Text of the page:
This Sunday I will be preaching on the announcement of the birth of Jesus from Luke 1:26-38. The choice of the topic was, in the end, a no brainer. We just came back from church camp and the leaders wanted some sermons to encourage members to serve. And since it was the Advent season the sermon must have some reference to the coming of Christ. And so I will be preaching on Mary, model disciple.
I will have to resist temptations to over psychoanalyse Mary. Did she really know that the conception was to be immediate? Or did she think that the promised child would be the first off spring from her pending union with Joseph? If it is the former then indeed she ran the risk of losing Joseph and being ostracised by her community or worse. If not, her response would be a bit more puzzling.
And I am not sure how developed was her theology when she encountered the angel Gabriel. Did she have all the theological nuances of the virgin birth worked out? Luke, writing some time after the fact, had a much better vantage point to work out the implications from his vigorous and thorough investigation (Luke 1:1-4).
But this much we know. One moment you are a simple peasant girl going about your duties. The next you learn that:
*You have found favour with God.
*You are to carry a child named “God saves.”
*This child will be miraculously conceived.
*Miracles are no problem with God. Elizabeth, a relative long past menopause
is in her sixth month of pregnancy.
Quite a lot to process for anyone. Yet one thing was clear. Mary knew who she was and what she had to do.
“‘I am the Lord’s servant,’ Mary answered. ‘May it be done according to your word.'” (Luke 1:38a TNIV)
There were many things that Mary may not have been clear about. But she was clear that she was God’s servant. And as God’s servant the only appropriate response to any initiative from the Lord was “yes.”
As Charles H. Talbert commented in his book Reading Luke, “…Mary is depicted as a believer for whom God’s word is enough… Her belief led to an absolute self-surrender to the divine purpose.” (p.22-23) Indeed, for Luke Mary’s claim to fame is not the fact that she was the earthly mother of Jesus. Her claim to fame is her initial obedience that set the whole process in motion. Luke would have this to say later in the gospel.
“As Jesus was saying these things, a woman in the crowd called out, “Blessed is the mother who gave you birth and nursed you.” He (Jesus) replied “Blessed rather are those who hear the word of God and obey it.'” (Luke 11:27-28 TNIV)
We need to hear this word again. The angel Gabriel approached Mary at a very difficult time for God’s people. Israel was under the Roman yoke. Pagan forces reigned with absolute authority in the land and God’s people were seemingly helpless. Yet when we least expect it, God shows that He is on His throne, He is sovereign over history, and working out His purposes. And that He chooses the most unlikely candidates to be channels of His salvific purposes.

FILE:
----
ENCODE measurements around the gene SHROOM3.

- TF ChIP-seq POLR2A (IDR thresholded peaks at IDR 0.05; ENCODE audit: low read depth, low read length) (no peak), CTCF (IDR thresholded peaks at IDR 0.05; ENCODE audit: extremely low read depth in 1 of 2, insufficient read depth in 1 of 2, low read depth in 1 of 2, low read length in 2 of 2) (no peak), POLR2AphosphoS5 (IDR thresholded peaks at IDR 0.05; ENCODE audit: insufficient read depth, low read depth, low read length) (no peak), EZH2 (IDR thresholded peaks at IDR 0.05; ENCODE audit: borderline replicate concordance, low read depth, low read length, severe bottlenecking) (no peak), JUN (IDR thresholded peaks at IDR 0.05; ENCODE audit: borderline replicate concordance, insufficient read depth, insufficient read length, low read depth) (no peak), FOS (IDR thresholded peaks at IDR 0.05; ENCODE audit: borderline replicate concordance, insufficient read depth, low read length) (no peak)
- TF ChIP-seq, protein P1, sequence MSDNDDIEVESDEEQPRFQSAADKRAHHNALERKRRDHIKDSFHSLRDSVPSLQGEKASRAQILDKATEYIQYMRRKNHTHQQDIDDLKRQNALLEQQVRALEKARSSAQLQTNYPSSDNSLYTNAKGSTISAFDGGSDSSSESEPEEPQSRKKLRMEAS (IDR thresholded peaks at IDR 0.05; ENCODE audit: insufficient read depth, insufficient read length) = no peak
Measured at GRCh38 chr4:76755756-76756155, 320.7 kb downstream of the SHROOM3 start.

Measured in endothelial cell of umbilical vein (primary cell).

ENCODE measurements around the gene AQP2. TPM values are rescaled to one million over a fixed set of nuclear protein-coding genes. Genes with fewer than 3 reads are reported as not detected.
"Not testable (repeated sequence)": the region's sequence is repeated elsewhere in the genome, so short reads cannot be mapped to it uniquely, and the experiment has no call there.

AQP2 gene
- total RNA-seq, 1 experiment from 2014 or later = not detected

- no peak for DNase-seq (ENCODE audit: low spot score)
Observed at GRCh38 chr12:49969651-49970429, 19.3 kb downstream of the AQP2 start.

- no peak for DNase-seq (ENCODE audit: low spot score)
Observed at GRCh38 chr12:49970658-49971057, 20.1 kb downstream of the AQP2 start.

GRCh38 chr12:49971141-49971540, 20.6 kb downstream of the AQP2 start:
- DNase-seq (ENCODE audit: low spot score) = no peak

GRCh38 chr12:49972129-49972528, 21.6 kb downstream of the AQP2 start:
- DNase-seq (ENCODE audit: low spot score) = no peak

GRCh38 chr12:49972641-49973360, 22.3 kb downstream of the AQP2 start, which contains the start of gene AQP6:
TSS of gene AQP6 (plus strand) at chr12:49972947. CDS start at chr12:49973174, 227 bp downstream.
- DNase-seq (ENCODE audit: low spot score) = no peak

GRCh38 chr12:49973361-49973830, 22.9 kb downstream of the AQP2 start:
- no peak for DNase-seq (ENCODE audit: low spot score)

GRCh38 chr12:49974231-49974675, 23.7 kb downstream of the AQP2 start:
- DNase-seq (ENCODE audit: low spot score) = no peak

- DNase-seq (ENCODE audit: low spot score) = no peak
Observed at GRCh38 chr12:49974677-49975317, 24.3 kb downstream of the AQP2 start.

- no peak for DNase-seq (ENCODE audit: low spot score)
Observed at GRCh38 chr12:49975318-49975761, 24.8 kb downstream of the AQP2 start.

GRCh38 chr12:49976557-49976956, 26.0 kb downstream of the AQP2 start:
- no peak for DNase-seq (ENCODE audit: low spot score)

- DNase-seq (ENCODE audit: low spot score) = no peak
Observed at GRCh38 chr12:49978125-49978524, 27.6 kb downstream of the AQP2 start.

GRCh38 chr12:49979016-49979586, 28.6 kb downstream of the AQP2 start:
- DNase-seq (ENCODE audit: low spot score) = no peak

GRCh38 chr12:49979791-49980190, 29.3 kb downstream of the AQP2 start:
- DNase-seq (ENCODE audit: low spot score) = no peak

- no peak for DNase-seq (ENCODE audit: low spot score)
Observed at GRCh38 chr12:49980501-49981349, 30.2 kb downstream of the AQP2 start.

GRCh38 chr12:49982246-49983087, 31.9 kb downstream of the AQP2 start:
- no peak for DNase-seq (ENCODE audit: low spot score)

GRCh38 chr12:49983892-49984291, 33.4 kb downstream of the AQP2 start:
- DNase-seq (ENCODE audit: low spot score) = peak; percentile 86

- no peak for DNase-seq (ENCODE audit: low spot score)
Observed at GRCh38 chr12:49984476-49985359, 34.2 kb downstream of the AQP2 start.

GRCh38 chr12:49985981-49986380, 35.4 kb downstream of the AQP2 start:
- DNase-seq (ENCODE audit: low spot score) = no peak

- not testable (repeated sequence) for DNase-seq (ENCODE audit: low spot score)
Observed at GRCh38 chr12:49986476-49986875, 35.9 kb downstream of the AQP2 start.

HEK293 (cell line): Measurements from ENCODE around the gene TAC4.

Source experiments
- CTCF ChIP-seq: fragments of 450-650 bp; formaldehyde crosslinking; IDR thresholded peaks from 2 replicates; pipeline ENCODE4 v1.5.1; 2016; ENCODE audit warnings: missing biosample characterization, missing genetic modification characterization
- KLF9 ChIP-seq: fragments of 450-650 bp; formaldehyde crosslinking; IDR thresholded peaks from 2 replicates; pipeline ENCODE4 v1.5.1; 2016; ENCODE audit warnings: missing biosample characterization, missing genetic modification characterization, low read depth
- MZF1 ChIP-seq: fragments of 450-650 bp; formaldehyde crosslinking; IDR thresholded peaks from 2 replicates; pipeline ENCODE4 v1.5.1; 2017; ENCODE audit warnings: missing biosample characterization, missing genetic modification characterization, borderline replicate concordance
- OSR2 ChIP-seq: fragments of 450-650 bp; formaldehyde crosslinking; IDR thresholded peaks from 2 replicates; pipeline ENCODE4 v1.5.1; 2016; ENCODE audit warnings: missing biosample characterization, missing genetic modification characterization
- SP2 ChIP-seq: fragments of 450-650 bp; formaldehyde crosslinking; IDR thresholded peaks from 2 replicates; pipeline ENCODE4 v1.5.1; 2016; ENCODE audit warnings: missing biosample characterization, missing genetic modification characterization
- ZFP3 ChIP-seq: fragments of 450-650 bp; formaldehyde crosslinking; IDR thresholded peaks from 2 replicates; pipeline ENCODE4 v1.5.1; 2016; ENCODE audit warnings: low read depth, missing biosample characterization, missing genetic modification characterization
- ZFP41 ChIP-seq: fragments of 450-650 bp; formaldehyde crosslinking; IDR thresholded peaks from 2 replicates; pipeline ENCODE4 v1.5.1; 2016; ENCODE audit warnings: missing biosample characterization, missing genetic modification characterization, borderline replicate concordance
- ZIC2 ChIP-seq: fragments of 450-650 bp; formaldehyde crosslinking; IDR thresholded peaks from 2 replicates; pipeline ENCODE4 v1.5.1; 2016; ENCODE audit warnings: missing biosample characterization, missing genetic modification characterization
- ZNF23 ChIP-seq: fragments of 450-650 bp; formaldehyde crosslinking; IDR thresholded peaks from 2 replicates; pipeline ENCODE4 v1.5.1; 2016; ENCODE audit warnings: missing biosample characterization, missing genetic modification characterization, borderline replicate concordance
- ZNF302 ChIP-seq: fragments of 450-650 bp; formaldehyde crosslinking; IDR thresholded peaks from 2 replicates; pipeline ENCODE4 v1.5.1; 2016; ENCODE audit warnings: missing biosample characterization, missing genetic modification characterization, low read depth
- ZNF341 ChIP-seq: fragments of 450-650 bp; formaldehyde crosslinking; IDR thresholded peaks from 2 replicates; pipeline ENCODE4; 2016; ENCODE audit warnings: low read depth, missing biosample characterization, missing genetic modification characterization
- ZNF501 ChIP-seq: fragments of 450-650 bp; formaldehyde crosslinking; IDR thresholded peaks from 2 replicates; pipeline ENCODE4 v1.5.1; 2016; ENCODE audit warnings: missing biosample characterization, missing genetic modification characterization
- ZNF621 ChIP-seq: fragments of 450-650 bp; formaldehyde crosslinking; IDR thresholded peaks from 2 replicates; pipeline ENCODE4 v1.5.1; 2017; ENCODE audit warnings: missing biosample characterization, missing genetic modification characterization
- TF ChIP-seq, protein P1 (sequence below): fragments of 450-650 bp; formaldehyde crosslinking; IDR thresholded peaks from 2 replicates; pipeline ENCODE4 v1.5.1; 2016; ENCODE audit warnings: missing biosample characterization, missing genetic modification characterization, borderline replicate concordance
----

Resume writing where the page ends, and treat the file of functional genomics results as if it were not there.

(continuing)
Here then is the take away from Mary’s story. At times when evil seems so powerful and God’s people apparently helpless, we must remember that God is still sovereign and active and that His name is still Jesus, “God saves.” We must remember that He still chooses the most unlikely candidates to be His partners. And that all He requires is that His candidates say yes. He will supply the miracles.
There are many reasons to be discouraged this Advent. Every day brings fresh news of a shooting here, a bomb there, innocents killed and maimed. Everyday evil seems to get its way, the forces of good apparently helpless. We live in times not that different from Mary’s.
Yet today, as then, God is sovereign and working. He is approaching the most unlikely people to be channels of His saving miracles. He is approaching you and me. All He asks is that we say “yes.”
It may be worthwhile to remember that the Roman empire that looked so strong and undefeatable in Mary’s time has long since gone. But the weak and vulnerable baby that came from Mary’s “yes” continues to save and spread His saving rule throughout the world. Things are not always what they seem. God’s word will not fail (Luke 1:37).
This Sunday I will probably end my sermon by pointing out that Mary’s yes resulted in the joy expressed in her song recorded in Luke 1:46 – 55. This is a spiritual secret the saints have known throughout the ages. When we say yes to God we look upon in amazement at what He can do through the weakest among us. And then there is the joy. When we say yes to God we enter into a joy that cannot be expressed, except perhaps only through song. We enter into a joy the world can never give.
This Christmas there is much to weigh down our souls. But we remember Mary and remember that God is on His throne and working out His purposes. This Christmas we recommit ourselves to those purposes. We say “yes” to His call upon us and discover/rediscover hope and joy.